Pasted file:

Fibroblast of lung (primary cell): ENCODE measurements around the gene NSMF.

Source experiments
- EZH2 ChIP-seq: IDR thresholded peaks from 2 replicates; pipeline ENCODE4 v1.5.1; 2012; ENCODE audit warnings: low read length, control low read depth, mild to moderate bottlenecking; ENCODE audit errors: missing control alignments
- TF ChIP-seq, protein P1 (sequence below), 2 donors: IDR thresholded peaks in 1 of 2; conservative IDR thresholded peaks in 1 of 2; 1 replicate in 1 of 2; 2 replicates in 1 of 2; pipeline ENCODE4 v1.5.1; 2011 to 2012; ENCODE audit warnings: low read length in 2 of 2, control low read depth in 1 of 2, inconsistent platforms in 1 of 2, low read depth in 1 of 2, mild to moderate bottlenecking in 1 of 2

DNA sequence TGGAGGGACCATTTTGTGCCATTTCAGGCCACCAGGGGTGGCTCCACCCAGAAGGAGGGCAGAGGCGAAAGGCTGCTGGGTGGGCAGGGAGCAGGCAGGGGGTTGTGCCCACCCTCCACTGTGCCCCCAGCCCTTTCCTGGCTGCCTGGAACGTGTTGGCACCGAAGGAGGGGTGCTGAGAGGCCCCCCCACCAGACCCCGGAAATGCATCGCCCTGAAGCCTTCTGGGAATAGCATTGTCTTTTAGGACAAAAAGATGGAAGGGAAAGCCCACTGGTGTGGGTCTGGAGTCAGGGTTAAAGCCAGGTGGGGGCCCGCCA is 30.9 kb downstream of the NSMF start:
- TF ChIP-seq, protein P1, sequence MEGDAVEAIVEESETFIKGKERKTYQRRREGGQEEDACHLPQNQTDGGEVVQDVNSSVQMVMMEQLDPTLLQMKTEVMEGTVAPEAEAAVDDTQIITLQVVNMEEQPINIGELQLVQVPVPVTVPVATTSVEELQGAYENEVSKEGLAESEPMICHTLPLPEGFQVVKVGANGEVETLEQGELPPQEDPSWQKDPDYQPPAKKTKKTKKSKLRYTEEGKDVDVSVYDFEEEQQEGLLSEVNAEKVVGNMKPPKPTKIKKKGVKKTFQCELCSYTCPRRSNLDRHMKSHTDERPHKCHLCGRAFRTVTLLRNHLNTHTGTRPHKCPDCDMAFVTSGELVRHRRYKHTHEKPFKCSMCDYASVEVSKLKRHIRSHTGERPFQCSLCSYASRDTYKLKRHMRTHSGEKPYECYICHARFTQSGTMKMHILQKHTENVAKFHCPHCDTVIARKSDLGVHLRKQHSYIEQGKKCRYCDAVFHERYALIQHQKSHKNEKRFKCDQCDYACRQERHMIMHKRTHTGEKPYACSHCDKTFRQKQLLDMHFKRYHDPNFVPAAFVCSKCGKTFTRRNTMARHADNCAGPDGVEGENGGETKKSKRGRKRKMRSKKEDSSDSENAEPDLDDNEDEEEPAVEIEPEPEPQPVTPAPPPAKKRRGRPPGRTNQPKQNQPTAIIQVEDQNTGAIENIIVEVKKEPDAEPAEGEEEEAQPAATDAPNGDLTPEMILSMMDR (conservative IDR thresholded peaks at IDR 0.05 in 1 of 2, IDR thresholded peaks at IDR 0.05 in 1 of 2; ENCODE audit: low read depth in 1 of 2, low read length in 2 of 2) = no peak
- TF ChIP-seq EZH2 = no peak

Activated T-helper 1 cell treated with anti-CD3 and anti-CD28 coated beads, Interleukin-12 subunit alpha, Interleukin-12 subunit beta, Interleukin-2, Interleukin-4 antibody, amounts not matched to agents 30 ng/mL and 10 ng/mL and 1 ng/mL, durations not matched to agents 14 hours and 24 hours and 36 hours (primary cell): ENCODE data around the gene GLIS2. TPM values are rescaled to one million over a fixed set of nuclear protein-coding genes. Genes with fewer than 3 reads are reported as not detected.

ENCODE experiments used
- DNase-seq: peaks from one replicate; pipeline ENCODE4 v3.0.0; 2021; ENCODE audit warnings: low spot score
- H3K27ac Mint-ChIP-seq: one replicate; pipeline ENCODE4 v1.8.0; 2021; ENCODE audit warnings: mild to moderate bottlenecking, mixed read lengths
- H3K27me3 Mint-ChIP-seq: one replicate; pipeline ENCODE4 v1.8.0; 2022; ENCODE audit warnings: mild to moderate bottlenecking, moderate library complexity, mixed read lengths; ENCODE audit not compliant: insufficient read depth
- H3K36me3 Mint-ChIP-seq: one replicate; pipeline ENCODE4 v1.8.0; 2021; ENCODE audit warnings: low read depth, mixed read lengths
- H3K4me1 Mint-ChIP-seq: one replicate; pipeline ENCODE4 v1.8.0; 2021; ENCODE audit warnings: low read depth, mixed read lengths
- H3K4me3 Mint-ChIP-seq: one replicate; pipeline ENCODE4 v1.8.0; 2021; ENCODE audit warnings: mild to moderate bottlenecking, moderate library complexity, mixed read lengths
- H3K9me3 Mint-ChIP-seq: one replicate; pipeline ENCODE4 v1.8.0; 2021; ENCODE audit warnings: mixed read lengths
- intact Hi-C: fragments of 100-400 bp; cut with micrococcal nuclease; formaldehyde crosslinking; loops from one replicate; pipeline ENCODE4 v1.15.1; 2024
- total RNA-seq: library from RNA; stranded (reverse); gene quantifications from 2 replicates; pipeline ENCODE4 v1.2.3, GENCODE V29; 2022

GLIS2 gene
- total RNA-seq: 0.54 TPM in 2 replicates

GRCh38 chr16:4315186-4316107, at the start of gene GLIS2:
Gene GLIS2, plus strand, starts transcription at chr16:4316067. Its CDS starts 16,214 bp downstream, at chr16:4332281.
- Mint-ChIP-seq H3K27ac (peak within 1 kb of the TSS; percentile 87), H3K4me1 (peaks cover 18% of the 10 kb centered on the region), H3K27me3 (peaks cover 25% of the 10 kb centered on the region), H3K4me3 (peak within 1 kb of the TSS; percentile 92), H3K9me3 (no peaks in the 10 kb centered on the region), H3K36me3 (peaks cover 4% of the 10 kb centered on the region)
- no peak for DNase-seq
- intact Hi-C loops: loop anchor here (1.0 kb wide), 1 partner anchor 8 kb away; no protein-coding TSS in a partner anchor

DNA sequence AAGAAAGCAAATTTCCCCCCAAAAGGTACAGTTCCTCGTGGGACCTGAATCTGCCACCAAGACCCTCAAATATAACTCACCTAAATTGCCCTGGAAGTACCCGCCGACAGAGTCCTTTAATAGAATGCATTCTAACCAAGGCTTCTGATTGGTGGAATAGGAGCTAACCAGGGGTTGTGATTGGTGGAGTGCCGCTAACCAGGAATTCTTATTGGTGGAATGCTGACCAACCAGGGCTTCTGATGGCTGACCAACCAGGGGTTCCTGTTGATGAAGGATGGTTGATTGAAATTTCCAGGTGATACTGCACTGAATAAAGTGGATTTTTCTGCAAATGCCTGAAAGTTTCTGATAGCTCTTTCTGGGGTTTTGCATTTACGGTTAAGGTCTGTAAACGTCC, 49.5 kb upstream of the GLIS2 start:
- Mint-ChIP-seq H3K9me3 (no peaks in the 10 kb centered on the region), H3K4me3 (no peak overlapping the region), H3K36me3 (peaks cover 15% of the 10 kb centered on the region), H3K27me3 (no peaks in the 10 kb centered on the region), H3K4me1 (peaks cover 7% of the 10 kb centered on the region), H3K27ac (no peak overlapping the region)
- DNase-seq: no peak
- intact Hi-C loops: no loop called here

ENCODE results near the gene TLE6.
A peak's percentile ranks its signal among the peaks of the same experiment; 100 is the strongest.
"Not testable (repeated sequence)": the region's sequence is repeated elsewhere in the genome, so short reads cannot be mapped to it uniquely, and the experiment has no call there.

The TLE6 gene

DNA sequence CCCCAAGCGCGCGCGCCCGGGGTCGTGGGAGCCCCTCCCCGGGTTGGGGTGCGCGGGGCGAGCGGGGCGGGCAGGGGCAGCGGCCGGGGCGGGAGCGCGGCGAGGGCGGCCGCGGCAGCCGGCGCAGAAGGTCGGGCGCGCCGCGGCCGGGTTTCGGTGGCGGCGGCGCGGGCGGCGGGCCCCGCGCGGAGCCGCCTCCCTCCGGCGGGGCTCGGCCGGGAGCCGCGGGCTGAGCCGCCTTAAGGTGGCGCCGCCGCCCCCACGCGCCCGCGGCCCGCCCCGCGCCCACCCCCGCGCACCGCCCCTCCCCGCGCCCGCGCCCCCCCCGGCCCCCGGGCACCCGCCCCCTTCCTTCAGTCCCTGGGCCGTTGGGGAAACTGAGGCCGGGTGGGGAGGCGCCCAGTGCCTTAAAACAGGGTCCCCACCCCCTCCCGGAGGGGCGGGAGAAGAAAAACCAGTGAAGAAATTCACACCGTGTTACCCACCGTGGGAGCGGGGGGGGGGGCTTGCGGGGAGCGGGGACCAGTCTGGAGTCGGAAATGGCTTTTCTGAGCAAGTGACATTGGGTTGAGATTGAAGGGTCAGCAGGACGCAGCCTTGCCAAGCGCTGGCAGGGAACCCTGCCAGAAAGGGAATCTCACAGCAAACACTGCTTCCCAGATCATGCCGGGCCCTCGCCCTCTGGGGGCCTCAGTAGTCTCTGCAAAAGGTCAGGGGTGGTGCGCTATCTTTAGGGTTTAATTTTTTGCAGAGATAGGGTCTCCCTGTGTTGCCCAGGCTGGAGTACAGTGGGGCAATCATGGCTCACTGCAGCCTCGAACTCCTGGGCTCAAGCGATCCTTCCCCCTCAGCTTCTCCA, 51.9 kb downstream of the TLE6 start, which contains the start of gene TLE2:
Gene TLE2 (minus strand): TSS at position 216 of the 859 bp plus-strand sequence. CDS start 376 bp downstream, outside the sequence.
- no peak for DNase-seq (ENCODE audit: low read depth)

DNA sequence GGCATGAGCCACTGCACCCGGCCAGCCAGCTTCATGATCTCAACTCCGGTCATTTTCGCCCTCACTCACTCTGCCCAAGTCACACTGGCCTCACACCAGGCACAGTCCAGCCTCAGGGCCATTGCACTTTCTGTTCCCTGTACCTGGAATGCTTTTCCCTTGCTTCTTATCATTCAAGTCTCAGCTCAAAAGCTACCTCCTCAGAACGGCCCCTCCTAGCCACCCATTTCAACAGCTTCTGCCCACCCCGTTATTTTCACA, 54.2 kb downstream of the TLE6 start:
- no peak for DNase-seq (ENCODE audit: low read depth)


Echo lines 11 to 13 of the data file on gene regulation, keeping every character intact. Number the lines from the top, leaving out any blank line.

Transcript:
- H3K27ac Mint-ChIP-seq: one replicate; pipeline ENCODE4 v1.8.0; 2021; ENCODE audit warnings: mild to moderate bottlenecking, mixed read lengths
- H3K27me3 Mint-ChIP-seq: one replicate; pipeline ENCODE4 v1.8.0; 2022; ENCODE audit warnings: mild to moderate bottlenecking, moderate library complexity, mixed read lengths; ENCODE audit not compliant: insufficient read depth
- H3K36me3 Mint-ChIP-seq: one replicate; pipeline ENCODE4 v1.8.0; 2021; ENCODE audit warnings: low read depth, mixed read lengths